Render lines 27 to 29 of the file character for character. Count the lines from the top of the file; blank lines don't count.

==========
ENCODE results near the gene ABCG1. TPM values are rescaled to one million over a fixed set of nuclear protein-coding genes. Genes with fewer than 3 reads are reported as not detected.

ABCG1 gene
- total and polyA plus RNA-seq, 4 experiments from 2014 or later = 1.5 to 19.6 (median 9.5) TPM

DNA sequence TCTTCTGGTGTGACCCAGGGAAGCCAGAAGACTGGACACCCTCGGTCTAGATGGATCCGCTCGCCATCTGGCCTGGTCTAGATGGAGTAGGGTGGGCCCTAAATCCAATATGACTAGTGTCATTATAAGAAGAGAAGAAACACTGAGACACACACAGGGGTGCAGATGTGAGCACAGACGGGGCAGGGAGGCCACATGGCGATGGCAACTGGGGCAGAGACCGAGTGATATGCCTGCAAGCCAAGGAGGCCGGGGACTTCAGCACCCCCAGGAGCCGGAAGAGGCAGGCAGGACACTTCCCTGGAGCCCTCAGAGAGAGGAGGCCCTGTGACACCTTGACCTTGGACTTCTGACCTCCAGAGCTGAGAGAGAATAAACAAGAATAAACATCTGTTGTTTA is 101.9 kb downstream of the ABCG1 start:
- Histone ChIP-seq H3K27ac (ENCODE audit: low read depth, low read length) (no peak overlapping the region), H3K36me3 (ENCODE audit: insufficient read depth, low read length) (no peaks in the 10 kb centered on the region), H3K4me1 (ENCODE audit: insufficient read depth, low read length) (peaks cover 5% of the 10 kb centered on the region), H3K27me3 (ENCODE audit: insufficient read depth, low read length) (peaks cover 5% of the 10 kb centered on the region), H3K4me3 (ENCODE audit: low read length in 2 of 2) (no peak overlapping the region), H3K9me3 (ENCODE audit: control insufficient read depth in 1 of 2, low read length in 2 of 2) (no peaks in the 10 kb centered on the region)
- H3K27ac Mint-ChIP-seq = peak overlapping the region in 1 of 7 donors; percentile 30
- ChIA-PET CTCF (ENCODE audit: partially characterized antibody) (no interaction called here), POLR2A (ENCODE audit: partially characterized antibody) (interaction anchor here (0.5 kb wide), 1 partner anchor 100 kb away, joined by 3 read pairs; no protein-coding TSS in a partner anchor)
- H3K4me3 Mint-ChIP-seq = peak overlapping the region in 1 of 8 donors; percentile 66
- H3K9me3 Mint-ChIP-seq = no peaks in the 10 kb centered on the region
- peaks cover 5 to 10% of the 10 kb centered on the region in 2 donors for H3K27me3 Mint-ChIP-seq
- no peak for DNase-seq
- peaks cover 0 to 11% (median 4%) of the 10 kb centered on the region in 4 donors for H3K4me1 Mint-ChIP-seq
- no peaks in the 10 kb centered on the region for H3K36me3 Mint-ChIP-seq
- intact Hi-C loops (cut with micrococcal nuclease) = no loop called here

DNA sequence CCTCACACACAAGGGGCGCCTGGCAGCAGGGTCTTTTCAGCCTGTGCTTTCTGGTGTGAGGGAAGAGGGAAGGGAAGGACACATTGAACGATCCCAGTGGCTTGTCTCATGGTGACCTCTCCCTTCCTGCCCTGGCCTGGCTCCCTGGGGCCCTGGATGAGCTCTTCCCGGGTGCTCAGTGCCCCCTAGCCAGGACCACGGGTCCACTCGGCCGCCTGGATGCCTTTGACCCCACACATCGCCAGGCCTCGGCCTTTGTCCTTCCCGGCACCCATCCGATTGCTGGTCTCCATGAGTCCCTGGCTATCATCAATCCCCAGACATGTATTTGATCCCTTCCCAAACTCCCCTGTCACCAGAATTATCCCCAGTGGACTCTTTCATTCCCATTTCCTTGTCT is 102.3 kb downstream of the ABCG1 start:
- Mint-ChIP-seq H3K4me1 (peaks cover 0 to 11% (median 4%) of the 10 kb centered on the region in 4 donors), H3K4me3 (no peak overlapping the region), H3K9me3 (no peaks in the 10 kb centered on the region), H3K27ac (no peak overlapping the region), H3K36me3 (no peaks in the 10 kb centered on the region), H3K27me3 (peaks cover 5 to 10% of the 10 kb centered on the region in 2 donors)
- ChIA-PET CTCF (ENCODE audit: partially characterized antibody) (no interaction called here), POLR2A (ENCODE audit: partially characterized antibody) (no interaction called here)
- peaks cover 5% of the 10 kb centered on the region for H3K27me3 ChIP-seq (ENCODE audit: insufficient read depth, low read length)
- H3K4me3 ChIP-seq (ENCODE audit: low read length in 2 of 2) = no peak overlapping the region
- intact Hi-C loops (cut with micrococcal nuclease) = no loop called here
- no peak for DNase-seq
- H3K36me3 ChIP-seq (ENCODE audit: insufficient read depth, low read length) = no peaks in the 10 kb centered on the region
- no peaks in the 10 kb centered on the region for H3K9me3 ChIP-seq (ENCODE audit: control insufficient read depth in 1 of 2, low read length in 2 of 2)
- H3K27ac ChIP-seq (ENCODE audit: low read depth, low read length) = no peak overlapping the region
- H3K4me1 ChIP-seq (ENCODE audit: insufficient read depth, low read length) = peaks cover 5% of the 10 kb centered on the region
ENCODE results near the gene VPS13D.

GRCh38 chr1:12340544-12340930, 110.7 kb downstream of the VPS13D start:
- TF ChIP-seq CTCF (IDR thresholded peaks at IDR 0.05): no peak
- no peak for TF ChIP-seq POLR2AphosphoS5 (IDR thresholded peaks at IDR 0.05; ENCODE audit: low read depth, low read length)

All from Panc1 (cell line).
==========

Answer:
GRCh38 chr1:12340544-12340930, 110.7 kb downstream of the VPS13D start:
- TF ChIP-seq CTCF (IDR thresholded peaks at IDR 0.05): no peak
- no peak for TF ChIP-seq POLR2AphosphoS5 (IDR thresholded peaks at IDR 0.05; ENCODE audit: low read depth, low read length)